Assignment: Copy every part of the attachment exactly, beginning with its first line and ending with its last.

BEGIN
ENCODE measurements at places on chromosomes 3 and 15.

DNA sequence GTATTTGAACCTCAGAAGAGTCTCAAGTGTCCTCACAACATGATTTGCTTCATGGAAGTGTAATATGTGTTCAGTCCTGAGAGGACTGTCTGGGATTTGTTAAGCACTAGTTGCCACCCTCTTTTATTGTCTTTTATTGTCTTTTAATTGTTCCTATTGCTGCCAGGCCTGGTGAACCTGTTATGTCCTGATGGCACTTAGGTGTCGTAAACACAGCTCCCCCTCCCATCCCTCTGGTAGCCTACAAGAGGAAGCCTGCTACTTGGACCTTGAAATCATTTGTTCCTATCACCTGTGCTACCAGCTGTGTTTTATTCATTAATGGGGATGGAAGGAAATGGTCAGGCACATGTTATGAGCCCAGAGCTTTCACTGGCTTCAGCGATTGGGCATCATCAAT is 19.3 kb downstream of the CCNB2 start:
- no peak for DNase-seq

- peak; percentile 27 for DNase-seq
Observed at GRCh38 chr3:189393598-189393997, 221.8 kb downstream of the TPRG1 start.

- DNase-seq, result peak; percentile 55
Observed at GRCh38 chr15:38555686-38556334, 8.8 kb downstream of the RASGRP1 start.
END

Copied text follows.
ENCODE measurements at places on chromosomes 3 and 15.

DNA sequence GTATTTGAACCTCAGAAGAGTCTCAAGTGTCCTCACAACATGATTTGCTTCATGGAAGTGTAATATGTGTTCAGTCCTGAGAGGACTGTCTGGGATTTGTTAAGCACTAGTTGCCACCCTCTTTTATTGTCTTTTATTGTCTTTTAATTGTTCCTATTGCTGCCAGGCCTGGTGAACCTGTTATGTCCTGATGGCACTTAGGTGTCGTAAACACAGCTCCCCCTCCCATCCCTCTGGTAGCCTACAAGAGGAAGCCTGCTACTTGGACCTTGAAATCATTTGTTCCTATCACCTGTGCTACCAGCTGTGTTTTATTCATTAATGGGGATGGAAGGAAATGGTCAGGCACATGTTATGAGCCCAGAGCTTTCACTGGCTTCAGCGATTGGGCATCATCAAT is 19.3 kb downstream of the CCNB2 start:
- no peak for DNase-seq

- peak; percentile 27 for DNase-seq
Observed at GRCh38 chr3:189393598-189393997, 221.8 kb downstream of the TPRG1 start.

- DNase-seq, result peak; percentile 55
Observed at GRCh38 chr15:38555686-38556334, 8.8 kb downstream of the RASGRP1 start.